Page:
Let Your Data Do the Walking

of this stuff is borderline miraculous,” observes
Peter O’Kelly, senior analyst at Patricia Seybold Group in Boston. “If you
don’t look at wireless capability as a fundamental part of your corporate
architecture then you are not doing the right thing.”

A major stumbling block
early on for Arbill was the ability of communications providers to support
the protocols for Internet-capable telephones needed to run the SalesLogix
software. “Sprint Communications Co. was the first and only provider, and
we had to wait for others to offer comparable services in different geographic
regions,” says Copeland. “We selected the strongest provider in each territory
for individual salespeople.”

Companies also must remember
that bandwidth and capacity still pose limitations to mobile devices. “Determining
which enterprise applications to enable wireless capability for” is a major
challenge, says Mark Zohar, research director, communications, at Forrester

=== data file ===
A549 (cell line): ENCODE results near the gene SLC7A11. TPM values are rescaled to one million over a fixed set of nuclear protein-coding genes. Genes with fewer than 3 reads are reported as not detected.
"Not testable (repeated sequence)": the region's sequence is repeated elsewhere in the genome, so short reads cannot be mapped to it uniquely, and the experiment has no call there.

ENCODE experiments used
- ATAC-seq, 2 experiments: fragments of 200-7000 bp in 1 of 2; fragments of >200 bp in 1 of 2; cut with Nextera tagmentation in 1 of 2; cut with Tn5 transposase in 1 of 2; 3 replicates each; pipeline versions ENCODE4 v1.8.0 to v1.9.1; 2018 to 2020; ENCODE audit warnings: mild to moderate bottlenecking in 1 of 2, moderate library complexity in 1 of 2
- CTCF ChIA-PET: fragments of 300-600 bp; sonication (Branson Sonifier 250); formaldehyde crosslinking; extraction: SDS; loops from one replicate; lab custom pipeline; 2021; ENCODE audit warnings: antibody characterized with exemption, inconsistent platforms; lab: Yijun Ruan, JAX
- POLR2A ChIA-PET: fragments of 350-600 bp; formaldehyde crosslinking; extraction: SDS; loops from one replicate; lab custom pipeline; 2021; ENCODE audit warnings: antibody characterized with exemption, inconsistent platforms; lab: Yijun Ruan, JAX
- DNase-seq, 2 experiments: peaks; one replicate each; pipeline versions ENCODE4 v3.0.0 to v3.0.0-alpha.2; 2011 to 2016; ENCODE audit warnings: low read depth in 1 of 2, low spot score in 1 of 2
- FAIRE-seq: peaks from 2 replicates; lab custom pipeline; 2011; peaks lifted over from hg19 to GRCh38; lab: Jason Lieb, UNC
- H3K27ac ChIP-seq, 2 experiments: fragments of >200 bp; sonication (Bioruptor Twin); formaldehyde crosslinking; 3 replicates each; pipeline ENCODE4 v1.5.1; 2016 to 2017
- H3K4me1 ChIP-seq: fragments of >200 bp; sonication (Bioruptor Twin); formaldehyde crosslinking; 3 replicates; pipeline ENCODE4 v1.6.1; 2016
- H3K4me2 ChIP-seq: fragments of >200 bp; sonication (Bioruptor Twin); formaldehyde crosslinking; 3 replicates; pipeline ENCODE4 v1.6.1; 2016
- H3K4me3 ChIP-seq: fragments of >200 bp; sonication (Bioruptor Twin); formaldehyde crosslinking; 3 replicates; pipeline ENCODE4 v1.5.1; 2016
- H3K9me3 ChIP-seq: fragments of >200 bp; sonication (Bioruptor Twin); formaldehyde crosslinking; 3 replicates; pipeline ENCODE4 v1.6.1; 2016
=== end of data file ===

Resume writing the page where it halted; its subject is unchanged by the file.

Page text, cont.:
Research Inc., of Cambridge, Mass. You must compromise to account for the
limited bandwidth, storage, and display capabilities of these wireless devices.
“You can’t take all content wireless; you strip out and select which content
you need,” he says.

Wireless CRM will enable
new types of products and services and will usher in an entirely new set
of opportunities and challenges, according to Aberdeen Group. Christopher
Fletcher, a vice president and managing director at Aberdeen, says CRM software
is a natural fit for mobile devices. “Salespeople can access the most recent
inventory information and can make delivery commitments based on that information.
That alone is a compelling reason to adopt this technology,” he says.

“It is culturally acceptable
to use a palm device or cell telephone at a meeting and refer to it,” continues
Fletcher. “They are unobtrusive where a standard Windows PC is more distracting.”

Arbill sales reps have
found that using this type of technology in front of their customers creates
a positive image for the company, according to Copeland. “Right in front
of the customer they can see the kind of technology capabilities that we
have,” she says. “Our customers can see we are innovative, that we are fast
paced. The more information I can provide to the salespeople and customers,
the better.” //

Neil Plotnick
is the author of “The IT Professional’s Guide to Managing Systems, Vendors
and End-Users.” He has supported a variety of computer systems in various
industries for more than 15 years. He can be reached at

[email protected].